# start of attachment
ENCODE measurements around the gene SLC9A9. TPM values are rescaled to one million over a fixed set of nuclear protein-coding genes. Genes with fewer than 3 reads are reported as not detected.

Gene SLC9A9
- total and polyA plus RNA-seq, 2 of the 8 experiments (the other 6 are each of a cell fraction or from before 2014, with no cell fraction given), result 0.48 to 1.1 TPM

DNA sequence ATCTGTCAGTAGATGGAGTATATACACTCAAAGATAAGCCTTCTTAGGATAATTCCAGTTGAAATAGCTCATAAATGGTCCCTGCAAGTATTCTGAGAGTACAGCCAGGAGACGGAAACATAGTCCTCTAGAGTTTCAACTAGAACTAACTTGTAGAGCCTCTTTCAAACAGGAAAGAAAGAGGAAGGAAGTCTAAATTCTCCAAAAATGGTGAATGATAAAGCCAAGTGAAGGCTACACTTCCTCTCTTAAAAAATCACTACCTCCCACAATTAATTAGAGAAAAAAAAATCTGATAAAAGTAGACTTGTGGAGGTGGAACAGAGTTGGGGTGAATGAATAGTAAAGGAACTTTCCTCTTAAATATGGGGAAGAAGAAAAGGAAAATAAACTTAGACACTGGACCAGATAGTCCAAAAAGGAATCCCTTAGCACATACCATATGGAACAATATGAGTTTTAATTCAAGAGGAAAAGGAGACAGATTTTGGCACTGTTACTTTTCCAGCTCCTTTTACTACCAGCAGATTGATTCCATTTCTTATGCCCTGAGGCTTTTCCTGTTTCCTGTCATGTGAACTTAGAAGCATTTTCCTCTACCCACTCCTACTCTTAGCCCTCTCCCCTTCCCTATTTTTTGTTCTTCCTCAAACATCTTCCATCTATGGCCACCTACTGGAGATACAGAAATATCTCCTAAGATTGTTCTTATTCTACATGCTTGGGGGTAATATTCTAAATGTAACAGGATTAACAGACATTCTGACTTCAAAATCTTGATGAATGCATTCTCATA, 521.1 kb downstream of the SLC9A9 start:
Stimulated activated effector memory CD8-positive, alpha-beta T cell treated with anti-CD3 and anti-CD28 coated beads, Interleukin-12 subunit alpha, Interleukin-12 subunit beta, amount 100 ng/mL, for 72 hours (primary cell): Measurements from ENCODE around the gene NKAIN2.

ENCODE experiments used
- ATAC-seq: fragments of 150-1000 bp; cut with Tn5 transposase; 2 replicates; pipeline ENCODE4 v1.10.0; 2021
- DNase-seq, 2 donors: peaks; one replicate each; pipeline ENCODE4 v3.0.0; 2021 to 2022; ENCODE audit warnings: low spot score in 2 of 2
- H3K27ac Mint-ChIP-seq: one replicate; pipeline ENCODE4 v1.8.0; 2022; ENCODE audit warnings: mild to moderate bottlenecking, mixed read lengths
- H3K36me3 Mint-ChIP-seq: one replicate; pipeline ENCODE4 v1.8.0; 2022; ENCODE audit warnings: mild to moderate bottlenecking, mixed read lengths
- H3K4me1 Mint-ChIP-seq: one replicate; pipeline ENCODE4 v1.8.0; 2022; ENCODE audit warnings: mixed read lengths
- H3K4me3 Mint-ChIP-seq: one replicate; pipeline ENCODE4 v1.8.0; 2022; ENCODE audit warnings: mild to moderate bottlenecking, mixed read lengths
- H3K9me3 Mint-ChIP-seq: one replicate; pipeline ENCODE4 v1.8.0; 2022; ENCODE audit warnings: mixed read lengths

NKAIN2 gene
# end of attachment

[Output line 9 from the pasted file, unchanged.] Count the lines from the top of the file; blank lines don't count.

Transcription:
- H3K27ac Mint-ChIP-seq: one replicate; pipeline ENCODE4 v1.8.0; 2022; ENCODE audit warnings: mild to moderate bottlenecking, mixed read lengths